Private Television Network Banned in Somaliland
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Independent Media Community Expresses concern over prospect of Somali Media Regulation
July 31, 2013

Thirty-five free expression organisations appeal to Prime Minister of Somalia not to send draft media law to parliament

Thirty-five members of IFEX, a worldwide coalition of free expression organisations, voiced their support to Somali media’s rejection of the current draft media law and urged the government of Somalia “not to send the law to parliament until you ensure the final version respects, protects and promotes press freedom, in line with Somalia’s national and international commitments.”

In a joint letter, the free expression organisations welcomed the announcement by Prime Minister Abdi Farah Shirdon in which he demonstrated his “willingness for this draft to be further amended in order to protect and promote media freedom,” which the letter added, is  “a bold and positive commitment from a Prime Minister who acts in favour of media freedom.”

The freedom of expression groups said, “As you know, there was a strong reaction to this draft media law from the independent media. It is clear that the media community does not support this draft law, and their legitimate concerns need to be added to the draft before it is discussed by parliament.

“The draft law regulates all media outlets – electronic and print – which runs counter to international standards on media freedom. It also gives broad powers to a proposed National Media Council, which would work under the auspices of the Ministry of Information and would not therefore be independent, particularly as the process of appointing members is a government-led and controlled activity, with the majority of its members to be appointed from the Ministry of Information and the parliament. Media owners are totally excluded from the proposed council’s membership. The draft legislation accordingly fails to promote press freedom nor does it mediate disputes objectively. 

“Furthermore, several provisions of this draft law are vague and lack clarity. The draft law leaves numerous key terms undefined such as “security”, “good culture” “public interest” and “national stability”, and it requires journalists to reveal their confidential sources and media houses to name unnamed reporters if they are called to do so in a court of law. 

“The draft law also seems to discriminate against journalists working for foreign media organisations. It makes it easy for foreign reporters and their organisations to lose their accreditation during investigations and judicial processes against them. 

“The draft law further specifies ethical rules that journalists must follow in practicing their profession. In established democracies, ethics of journalism must not be predetermined in media law or any other constitution. It is left for journalists to decide and only for journalists or self-regulating media bodies to set the rules of ethical conduct.

“Adequate consultations on the law have yet to take place with media stakeholders. A meeting in February 2013 involved only some 17 media and telecommunication company representatives, while the majority of media outlets were not present. Even the media in Mogadishu was not broadly involved, let alone media in the entire country. The law was not shared with the media before the Council of Ministers was presented with the draft, which it passed on 11 July. Indeed, broader consultations are needed for such an important process considering that the country is composed of diverse regions and states.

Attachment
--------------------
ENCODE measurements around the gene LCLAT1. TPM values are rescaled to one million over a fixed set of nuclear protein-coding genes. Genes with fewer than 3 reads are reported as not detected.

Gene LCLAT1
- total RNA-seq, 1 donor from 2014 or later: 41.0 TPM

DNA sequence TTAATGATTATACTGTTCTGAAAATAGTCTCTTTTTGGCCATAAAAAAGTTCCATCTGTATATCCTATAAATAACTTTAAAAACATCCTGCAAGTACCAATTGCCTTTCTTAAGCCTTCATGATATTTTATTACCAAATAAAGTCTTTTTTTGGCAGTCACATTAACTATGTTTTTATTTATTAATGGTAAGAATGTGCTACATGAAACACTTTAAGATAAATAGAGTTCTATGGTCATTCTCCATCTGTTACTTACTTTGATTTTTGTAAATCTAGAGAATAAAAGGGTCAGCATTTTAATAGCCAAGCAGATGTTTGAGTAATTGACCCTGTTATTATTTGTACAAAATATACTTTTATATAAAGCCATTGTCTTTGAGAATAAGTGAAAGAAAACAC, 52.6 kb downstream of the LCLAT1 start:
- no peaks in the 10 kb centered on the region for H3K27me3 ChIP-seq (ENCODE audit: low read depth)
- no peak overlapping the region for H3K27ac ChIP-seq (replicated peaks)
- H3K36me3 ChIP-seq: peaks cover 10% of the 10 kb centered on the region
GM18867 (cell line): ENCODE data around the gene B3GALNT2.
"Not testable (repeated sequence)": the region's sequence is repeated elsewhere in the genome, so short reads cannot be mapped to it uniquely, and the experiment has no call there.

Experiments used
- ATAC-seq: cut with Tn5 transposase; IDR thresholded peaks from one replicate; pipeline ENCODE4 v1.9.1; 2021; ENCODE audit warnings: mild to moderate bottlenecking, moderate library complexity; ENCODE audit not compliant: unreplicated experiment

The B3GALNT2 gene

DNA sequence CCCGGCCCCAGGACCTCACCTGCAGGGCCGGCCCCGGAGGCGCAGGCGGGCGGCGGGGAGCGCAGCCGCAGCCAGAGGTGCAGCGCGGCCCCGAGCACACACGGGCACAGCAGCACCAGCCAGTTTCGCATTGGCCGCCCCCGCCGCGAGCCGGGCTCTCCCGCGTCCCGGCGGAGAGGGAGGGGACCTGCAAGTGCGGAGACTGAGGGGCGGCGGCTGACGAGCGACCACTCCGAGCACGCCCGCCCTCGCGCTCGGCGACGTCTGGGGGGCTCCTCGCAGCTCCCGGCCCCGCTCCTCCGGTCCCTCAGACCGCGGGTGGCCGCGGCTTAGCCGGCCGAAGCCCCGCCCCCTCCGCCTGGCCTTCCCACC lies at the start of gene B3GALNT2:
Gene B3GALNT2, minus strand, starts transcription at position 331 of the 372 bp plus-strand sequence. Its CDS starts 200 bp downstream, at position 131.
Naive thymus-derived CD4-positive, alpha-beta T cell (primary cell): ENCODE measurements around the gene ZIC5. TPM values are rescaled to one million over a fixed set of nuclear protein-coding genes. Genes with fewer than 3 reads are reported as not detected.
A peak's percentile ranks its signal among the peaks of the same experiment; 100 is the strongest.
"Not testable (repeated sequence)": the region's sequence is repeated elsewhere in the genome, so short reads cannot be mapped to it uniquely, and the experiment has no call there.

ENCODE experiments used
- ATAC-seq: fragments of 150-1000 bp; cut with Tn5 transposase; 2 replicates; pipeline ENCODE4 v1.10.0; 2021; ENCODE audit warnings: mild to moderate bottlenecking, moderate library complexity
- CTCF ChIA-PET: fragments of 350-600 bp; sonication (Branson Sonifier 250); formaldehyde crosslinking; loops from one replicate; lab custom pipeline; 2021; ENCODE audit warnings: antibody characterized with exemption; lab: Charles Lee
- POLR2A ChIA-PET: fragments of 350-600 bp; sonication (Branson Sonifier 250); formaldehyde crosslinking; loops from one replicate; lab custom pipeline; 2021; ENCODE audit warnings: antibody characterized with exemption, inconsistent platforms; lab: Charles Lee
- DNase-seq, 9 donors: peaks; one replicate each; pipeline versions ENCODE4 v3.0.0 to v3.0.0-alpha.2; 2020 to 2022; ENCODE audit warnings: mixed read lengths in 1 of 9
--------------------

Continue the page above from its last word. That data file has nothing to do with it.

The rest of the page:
“The National Union of Somali Journalists (NUSOJ), a member of IFEX, fears that the draft law can be easily misused for political purposes and that it could contradict the principle of the separation of powers and of the checks and balances typical of true democracies. 

“Somali journalists and their media houses have suffered tremendously and many have been killed. They do not expect the new federal government to pass a repressive media law that curtails the freedom they paid for with such a heavy price.

“To strengthen the voice of the media, we urge you not to send the law to parliament until you ensure the final version respects, protects and promotes press freedom, in line with Somalia’s national and international commitments.”

The joint appeal was initiated by the National Union of Somali Journalists (NUSOJ), and has been signed by 35 IFEX members as follows:

  1. National Union of Somali Journalists
  2. Adil Soz – International Foundation for Protection of Freedom of Speech
  3. Afghanistan Journalists Center
  4. Africa Freedom of Information Centre
  5. Albanian Media Institute
  6. Arabic Network for Human Rights Information
  7. Association of Caribbean Media Workers
  8. Bahrain Center for Human Rights
  9. Cambodian Center for Human Rights
  10. Canadian Journalists for Free Expression
  11. Cartoonists Rights Network International
  12. Center for Media Freedom and Responsibility
  13. Center for Media Studies & Peace Building
  14. Centre for Independent Journalism
  15. Freedom House
  16. Globe International
  17. Human Rights Network for Journalists – Uganda
  18. I’lam Media Center for Arab Palestinians in Israel
  19. Index on Censorship
  20. Initiative for Freedom of Expression – Turkey
  21. Institute for the Studies on Free Flow of Information
  22. International Federation of Journalists
  23. International Press Institute
  24. Journaliste en danger
  25. Media, Entertainment and Arts Alliance
  26. Media Foundation for West Africa
  27. Media Rights Agenda
  28. Media Watch
  29. Pacific Freedom Forum
  30. Pacific Islands News Association
  31. Pakistan Press Foundation
  32. Palestinian Center for Development and Media Freedoms – MADA
  33. Public Association “Journalists”
  34. Reporters Without Borders
  35. World Association of Newspapers and News Publishers